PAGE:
Government investments in social sector has always played an important role in tackling social issues and facilitated in the alleviation of poverty. Hence, budgetary expenditure to be mobilized for such investments needs to be efficiently allocated and utilized to maximize the greatest good. This book focuses on the social sector in India and provides an overview of the sector. The book looks at 15 major Indian states between the year 2000-2011 to see how these states had invested in social sector and whether they had met the criteria of efficient social sector investment.
Using stochastic frontier models, the book provides an efficiency norm and making use of this normative estimate, it compares performance across 15 Indian states and suggests important policy implications to improve the future performance of the social sector. The book adopts various quantitative techniques in the analysis and establishes that inefficient and inappropriate allocation of inputs was made in both health and education sectors. The book suggests that such problems and future challenges could be overcome by an appropriate mix of emphasis in different activities.
This book will provide insight for those who want to learn more about how to build the capacity of the social sector in more efficient manner by exploring the social sector of India.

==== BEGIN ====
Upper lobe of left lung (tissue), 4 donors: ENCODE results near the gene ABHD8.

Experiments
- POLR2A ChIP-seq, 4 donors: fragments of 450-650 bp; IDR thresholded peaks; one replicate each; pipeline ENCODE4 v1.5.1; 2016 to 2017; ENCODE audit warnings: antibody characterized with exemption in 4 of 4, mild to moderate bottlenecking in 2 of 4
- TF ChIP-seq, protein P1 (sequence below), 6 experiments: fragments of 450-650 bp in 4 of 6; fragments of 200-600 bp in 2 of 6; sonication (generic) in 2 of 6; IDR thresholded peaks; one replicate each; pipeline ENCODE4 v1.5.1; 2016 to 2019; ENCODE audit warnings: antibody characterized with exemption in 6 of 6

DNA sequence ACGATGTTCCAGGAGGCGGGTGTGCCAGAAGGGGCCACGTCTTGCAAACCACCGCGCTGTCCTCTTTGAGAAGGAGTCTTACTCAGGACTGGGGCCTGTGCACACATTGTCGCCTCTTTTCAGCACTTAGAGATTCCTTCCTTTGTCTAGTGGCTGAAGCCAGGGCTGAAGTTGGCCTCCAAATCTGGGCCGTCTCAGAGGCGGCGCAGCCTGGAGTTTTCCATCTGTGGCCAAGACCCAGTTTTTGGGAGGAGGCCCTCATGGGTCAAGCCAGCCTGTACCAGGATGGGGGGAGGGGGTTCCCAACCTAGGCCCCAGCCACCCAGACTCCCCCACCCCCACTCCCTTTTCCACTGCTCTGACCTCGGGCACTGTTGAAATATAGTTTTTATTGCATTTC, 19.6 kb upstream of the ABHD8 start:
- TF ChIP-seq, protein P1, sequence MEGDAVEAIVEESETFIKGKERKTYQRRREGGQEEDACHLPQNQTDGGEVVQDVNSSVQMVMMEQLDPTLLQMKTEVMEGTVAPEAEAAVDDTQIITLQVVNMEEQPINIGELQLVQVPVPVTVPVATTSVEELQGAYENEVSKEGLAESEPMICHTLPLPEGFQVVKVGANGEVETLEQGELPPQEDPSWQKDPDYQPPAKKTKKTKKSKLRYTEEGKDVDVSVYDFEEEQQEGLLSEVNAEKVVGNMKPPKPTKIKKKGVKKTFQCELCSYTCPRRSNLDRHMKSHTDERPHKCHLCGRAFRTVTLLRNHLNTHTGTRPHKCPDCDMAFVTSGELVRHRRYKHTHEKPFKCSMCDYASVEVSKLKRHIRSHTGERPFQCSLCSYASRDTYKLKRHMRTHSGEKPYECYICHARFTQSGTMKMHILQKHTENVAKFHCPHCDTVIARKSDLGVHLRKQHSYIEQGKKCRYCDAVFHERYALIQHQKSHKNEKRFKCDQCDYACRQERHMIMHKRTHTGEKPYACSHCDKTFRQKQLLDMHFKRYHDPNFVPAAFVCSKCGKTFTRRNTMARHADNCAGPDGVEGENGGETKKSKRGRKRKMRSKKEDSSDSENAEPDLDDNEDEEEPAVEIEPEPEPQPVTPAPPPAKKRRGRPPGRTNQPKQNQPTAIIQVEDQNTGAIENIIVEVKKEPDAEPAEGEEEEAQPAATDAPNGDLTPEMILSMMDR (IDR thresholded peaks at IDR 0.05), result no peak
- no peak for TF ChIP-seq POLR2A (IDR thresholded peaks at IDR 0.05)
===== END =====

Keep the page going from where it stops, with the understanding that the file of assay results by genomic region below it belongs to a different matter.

Table of Contents
1. Social Sector In India: Achievements and issues 2. Policy Issues In Financing: Sources and options for financing 3. Conceptual Framework for Economic Performance Measurement and Efficiency of Health and Education System 4. Our Model and Methodology 5. Efficiency in Health and Education Sector: A macro analysis 6. Efficiency in Health and Education Sector: A state level analysis 7. Conclusions
Brijesh C. Purohit is currently Professor at Madras School of Economics, Chennai, India. He received his doctorate in economics from the University of Mysore/ Institute for Social and Economic Change, Bangalore, India. Dr. Purohit began his academic career in 1986 and has held various positions. He worked as a researcher at the Center for Policy Research, New Delhi (1986); an economist at the National Institute of Public Finance and Policy, New Delhi (1986-90); an Associate Professor at the Indian Institute of Health Management Research, Jaipur (1990-96); South Asian Visiting Scholar at Queen Elizabeth House, University of Oxford (October 1996-March 1997). He has published in various national and international journals in the areas of health economics and financing and public and corporate finance.